The president was in full campaign mode this week as he delivered a stump speech on the economy in Cleveland. But the magic is gone. He's no longer the silver-tongued orator who could make us feel good about ourselves and the prospects for our country -- which was key to his victory in 2008. Now he's just another partisan hack blaming the other party for his own failure of leadership.
Instead of changing his tone and rhetoric, the president should be focused on changing his policies. But he seems incapable of any new thinking on what to do about the ailing economy. His only solution is to spend more. He's now touting a new economic stimulus: $50 billion in supposed infrastructure spending, which he's coupled to some targeted tax breaks for businesses. But few people -- including those vulnerable members of Congress in his own party -- are buying his plan, for good reason.
If nearly a trillion dollars in stimulus spending couldn't create enough jobs to drop the unemployment rate to under 9 percent, how could adding $50 billion more for infrastructure improvements make a difference? The problem with the president's new plan is the same as it was with the old one. Government doesn't "create" jobs. Government only grows at the expense of taxpayers, siphoning off money that could be put to better use in the private sector.
Nor is the president's plan to give a few targeted tax breaks to business any more likely to create permanent jobs. The president's plan is just another attempt to micromanage the economy. Instead of enacting an across-the-board tax cut -- or simply keeping in place the Bush tax cuts that are due to expire -- he is proposing specific tax breaks that he hopes will motivate certain kinds of business behavior.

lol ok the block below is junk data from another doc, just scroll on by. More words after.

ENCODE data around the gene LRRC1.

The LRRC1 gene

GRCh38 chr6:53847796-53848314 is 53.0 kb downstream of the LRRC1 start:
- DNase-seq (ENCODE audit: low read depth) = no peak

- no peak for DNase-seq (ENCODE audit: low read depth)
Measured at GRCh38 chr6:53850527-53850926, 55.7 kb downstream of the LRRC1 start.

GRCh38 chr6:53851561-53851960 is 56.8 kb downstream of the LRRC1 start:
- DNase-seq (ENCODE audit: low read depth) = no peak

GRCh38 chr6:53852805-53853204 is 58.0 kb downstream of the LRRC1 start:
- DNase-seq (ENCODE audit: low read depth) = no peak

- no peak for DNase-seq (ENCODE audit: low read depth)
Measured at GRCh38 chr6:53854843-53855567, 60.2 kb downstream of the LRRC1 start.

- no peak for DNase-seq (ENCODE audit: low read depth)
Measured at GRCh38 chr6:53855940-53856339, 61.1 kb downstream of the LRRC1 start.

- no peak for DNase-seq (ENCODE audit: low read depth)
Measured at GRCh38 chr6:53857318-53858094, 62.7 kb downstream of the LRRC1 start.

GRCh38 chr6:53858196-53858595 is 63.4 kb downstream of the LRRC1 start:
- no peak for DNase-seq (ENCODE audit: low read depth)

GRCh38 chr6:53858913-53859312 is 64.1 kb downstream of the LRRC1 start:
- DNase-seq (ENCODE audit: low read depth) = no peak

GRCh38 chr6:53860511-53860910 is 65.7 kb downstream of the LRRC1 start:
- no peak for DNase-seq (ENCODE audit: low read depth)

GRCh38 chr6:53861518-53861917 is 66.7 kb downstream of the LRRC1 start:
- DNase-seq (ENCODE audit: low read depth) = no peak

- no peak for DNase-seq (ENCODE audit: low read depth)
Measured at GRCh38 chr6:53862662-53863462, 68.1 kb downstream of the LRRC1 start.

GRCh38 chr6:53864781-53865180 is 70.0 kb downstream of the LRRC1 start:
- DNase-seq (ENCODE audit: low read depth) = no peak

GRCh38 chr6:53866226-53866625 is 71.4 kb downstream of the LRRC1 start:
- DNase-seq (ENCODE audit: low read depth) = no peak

The top corporate tax rate in the U.S. is 39 percent, one of the highest in the industrialized world. Instead of lowering the top rate to that of, say, Germany's or the United Kingdom's, both of which are below 30 percent, the president is proposing to allow businesses to write off certain expenses. He'd like to make permanent a tax credit for research and development, and he'd allow businesses to write off 100 percent of their capital investments in 2011 instead of writing them down over several years.
But businesses don't make decisions about expanding their workforce on the basis of one-year write-offs. If the president had even an iota of business experience, maybe he'd understand that. One-year tax breaks may improve the short-term bottom line for corporations, but successful businesses operate on a longer time horizon. Do the president and his advisers really believe that a company that receives a one-year $5 million write-off will go out and hire 100 new employees as a result? Not likely, especially since the cost of employing those workers will continue to rise long after the tax benefits have disappeared.
A tax rate cut, however, can motivate hiring. If a company knows that its tax bill is going down permanently, it may well be motivated to spend that money in hiring more people or in making capital improvements (which creates jobs for workers employed by other companies). But no responsible CEO would make such a decision on the basis of a one-time credit or write-off.
But cutting taxes is only half the solution. Tax cuts that produce real economic growth lead to higher revenues. But cutting government spending is by far the most important thing we can do to improve the economy. And those cuts need to come at the state and local as well as the federal level. Cadillac pensions and benefits for public employees are bankrupting states like California. And entitlement spending at the federal level must be brought under control -- as painful as it will be to do so. But few politicians in either party want to tackle Social Security or Medicare reform -- Reps. Paul Ryan, Mike Pence and a handful of others in the GOP are the exceptions.
We cannot tax and spend our way out of the current economic mess. American voters understand that. Now it's time for the politicians, especially the president, to get the message.